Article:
How Accounting Firms Can Serve Marijuana Businesses
By Stanley Sterna, JD and Joseph Wolfe
More than 25 states allow the sale of marijuana for medicinal use; eight states permit the sale for recreational use. This activity has created new business opportunities for many public accounting firms, but there are unique challenges and risks in serving these clients.
Providing services to clients engaged in a business that is legal under state law but illegal under federal law has raised concerns among CPA firms regarding professional liability risks and compliance with professional standards, laws and board of accountancy regulations. Under federal law, marijuana remains illegal under the Controlled Substances Act. This exposes firms that service marijuana businesses to charges of aiding and abetting or conspiracy to violate this law, as well as criminal prosecution and civil claims alleging violation of federal racketeering laws.
Many banks refuse to provide services to these businesses due to concerns about application of both the Controlled Substance Act and anti-money laundering laws. As a result, marijuana businesses handle large amounts of cash, highlighting the need to address internal controls and the risk of theft and fraud. Additionally, the application of federal and state tax laws to income tax reporting by marijuana businesses is complex, requiring a heightened focus on compliance by both CPAs and their clients.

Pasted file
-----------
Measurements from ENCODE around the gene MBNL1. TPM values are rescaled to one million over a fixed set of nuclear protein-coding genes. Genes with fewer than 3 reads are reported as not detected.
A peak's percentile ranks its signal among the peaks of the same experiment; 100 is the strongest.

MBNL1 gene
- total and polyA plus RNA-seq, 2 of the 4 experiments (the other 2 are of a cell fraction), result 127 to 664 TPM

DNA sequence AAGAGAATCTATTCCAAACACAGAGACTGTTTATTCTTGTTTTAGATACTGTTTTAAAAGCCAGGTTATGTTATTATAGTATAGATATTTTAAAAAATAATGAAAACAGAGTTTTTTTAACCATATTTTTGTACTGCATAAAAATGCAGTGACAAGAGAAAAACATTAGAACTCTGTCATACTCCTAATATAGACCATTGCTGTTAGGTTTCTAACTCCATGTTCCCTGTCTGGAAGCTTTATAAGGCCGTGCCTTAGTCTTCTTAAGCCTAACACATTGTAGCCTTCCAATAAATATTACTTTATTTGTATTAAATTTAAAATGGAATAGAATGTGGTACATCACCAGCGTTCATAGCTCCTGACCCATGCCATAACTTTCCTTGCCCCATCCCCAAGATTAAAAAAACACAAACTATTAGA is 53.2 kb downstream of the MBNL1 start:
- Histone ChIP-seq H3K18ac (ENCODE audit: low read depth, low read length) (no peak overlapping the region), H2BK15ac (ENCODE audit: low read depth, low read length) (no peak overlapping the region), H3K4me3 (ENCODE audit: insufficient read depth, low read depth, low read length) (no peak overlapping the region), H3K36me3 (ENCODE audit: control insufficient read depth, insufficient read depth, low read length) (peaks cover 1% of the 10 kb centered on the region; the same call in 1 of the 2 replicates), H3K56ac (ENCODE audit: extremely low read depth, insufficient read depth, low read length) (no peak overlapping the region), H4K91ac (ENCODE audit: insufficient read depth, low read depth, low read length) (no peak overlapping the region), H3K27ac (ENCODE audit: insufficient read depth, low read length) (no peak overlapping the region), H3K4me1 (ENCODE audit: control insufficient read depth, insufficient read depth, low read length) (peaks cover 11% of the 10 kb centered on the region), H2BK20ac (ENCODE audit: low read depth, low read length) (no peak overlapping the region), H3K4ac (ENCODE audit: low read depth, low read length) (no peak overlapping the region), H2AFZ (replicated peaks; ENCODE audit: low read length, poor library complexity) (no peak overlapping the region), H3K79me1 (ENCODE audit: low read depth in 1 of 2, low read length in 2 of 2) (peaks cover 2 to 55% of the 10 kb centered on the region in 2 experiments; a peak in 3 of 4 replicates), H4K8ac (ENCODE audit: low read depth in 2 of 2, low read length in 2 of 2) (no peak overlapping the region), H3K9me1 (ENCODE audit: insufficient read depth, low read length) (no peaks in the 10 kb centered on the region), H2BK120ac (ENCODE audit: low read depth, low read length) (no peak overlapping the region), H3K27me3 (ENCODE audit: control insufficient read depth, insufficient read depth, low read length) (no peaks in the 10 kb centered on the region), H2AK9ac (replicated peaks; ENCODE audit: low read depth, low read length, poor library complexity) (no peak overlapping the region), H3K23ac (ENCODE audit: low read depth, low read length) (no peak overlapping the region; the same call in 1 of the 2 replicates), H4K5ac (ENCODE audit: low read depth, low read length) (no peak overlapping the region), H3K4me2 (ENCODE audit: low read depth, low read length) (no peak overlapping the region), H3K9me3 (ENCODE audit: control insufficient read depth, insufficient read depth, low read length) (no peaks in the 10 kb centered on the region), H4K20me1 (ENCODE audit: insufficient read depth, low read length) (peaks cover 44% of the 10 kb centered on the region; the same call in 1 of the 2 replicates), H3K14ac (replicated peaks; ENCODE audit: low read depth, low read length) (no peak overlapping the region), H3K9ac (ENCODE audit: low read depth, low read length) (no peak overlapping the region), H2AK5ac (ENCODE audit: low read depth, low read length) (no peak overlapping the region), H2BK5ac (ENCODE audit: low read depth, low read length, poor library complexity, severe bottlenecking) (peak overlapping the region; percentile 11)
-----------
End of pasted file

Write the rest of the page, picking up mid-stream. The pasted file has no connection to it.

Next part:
Quality control procedures will be of heightened importance for any accountant serving marijuana businesses. Vigilance in client engagement acceptance and continuance can help mitigate the elevated risks of servicing these largely cash based businesses, which must comply with conflicting federal and state laws. Both audit and tax services present unique challenges, such as the valuation of inventory and the disallowance of tax deductions under §280E of the Internal Revenue Code.
These factors create obvious risks for CPA firms providing services to marijuana businesses. When assessing client acceptance and continuance, CPA firms should determine whether the marijuana business has conducted criminal background checks of its employees and if any adverse findings will affect their ability to effectively render services. When entering into an engagement, CPA firms should obtain a representation letter from the business principals expressly stating that they fully understand and intend to comply with all state laws applicable to their business. Engagement letters should clearly define the scope of the services to be rendered, and require client management to acknowledge that it is their responsibility to maintain all tax and accounting records as needed to respond to inquiries, investigations or audits initiated by regulators and criminal or tax authorities. Additionally, all communications with the client should be documented in writing.